History and heritage

The Choir

The choir, built in 1298, is at the heart of the medieval 'hall church'. It is one of the most important, beautiful and original works of the medieval era in Europe. It is the focal point of the Cathedral, leading up to the high altar.

The original Norman choir was re-built by Abbot Knowle in the fourteenth century, and the choir stalls were added by Abbot Elyot in the sixteenth century. The current stalls date from the nineteenth century but incorporate some of the fine sixteenth century carving, including the original misericords. These are located on the underside of the seats in the choir, and were originally used by the monks of the abbey. They were required to stand all the way through their long services, so the misericords were used as supports. They derive their name from the Latin for 'mercy'. The carvings include secular themes, including a mermaid, and scenes of bear-baiting and wrestling.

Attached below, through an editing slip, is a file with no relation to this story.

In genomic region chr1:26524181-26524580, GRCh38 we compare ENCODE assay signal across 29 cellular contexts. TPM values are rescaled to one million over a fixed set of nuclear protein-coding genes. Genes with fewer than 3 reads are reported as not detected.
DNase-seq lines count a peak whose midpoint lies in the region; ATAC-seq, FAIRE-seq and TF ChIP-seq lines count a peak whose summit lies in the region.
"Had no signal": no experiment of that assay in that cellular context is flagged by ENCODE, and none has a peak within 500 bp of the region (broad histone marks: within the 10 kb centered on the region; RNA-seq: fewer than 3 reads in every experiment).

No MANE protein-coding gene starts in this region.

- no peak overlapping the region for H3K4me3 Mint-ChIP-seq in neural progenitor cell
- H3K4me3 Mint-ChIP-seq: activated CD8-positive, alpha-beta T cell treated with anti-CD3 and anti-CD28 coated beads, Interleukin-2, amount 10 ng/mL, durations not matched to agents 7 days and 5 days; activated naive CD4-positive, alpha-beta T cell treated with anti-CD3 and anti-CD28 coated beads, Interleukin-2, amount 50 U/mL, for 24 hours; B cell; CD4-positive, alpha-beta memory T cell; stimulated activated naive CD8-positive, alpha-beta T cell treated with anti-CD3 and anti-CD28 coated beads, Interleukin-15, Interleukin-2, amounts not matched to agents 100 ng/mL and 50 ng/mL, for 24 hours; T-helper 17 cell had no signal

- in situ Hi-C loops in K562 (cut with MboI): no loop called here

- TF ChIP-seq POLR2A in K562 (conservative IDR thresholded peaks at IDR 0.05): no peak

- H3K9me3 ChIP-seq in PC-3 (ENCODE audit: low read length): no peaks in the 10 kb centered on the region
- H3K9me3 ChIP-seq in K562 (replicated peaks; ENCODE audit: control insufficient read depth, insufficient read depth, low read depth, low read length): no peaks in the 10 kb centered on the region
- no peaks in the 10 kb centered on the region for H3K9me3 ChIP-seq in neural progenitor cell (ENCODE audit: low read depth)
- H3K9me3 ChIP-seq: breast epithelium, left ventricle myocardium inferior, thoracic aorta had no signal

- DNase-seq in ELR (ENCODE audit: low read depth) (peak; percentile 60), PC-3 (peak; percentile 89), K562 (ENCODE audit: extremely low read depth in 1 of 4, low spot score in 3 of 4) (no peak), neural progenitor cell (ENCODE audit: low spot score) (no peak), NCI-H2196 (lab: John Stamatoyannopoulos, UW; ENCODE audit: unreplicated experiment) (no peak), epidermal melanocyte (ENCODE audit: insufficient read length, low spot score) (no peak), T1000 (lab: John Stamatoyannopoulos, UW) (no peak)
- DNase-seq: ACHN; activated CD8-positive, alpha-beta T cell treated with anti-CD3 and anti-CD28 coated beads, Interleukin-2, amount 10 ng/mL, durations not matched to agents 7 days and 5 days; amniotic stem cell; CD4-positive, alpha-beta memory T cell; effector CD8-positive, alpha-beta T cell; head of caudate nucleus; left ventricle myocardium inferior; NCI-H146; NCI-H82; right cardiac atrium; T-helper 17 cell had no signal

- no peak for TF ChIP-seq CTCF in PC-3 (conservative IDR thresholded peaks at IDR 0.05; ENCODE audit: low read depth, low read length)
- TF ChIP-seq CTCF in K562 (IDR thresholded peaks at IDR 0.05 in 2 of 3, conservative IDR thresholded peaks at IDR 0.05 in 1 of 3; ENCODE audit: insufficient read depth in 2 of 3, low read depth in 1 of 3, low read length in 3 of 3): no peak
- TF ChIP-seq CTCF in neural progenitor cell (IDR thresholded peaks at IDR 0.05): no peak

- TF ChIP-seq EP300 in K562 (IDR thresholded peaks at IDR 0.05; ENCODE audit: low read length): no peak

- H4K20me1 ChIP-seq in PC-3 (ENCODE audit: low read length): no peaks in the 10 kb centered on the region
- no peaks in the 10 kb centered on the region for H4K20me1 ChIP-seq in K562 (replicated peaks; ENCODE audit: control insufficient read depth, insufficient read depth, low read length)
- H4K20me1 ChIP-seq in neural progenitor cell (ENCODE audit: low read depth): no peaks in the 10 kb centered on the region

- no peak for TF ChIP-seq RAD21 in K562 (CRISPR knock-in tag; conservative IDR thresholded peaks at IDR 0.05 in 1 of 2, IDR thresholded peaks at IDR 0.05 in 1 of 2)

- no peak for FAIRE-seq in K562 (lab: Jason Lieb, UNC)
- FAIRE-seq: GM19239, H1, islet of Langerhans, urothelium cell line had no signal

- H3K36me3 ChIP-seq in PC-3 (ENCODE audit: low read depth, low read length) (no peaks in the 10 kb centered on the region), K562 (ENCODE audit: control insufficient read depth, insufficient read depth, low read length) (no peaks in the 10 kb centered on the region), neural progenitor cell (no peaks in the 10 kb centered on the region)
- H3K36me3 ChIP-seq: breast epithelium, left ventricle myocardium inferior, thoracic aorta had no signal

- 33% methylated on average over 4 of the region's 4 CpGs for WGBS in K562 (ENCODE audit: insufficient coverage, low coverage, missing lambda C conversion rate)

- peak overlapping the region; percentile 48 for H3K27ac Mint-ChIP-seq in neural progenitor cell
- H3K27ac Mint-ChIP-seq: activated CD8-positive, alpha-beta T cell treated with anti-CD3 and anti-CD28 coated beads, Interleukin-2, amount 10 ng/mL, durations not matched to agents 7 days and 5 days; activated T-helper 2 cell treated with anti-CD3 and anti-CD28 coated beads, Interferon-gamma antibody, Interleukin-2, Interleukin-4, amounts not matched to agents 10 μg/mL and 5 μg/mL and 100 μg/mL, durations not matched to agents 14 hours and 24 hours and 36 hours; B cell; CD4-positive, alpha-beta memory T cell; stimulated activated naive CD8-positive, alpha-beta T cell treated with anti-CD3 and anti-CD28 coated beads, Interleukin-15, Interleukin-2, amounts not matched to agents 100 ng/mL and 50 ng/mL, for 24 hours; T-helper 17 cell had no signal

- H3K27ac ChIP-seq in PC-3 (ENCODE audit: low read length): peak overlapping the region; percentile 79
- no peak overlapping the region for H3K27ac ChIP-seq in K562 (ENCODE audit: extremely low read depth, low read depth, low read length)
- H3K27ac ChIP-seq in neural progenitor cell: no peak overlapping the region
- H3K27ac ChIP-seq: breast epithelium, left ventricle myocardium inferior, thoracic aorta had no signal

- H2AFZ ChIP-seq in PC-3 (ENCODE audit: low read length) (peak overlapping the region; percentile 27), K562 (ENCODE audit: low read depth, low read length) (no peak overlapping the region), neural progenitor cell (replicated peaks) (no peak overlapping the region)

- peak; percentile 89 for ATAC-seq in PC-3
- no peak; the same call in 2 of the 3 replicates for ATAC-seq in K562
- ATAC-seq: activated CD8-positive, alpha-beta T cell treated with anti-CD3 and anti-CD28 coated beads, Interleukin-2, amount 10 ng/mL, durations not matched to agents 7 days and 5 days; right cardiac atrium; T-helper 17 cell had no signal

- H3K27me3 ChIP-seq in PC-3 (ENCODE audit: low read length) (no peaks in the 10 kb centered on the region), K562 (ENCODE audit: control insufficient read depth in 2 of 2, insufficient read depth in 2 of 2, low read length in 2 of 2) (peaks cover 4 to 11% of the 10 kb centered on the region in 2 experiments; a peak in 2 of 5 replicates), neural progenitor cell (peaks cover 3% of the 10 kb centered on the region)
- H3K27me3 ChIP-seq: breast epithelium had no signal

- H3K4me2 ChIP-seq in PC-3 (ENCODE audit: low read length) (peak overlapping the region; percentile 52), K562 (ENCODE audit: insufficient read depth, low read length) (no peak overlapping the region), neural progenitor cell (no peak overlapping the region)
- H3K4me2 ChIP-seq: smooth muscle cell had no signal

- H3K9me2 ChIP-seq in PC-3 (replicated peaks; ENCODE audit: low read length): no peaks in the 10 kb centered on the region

The organ dates from 1685 and was made by the famous Renatus Harris - read more.


  • The Nave
  • Elder Lady Chapel
  • The Choir
  • South Transept
  • North Transept
  • Nave Altar
  • High Altar
  • Berkeley Chapel
  • Eastern Lady Chapel
  • Chapter House
  • South Choir Aisle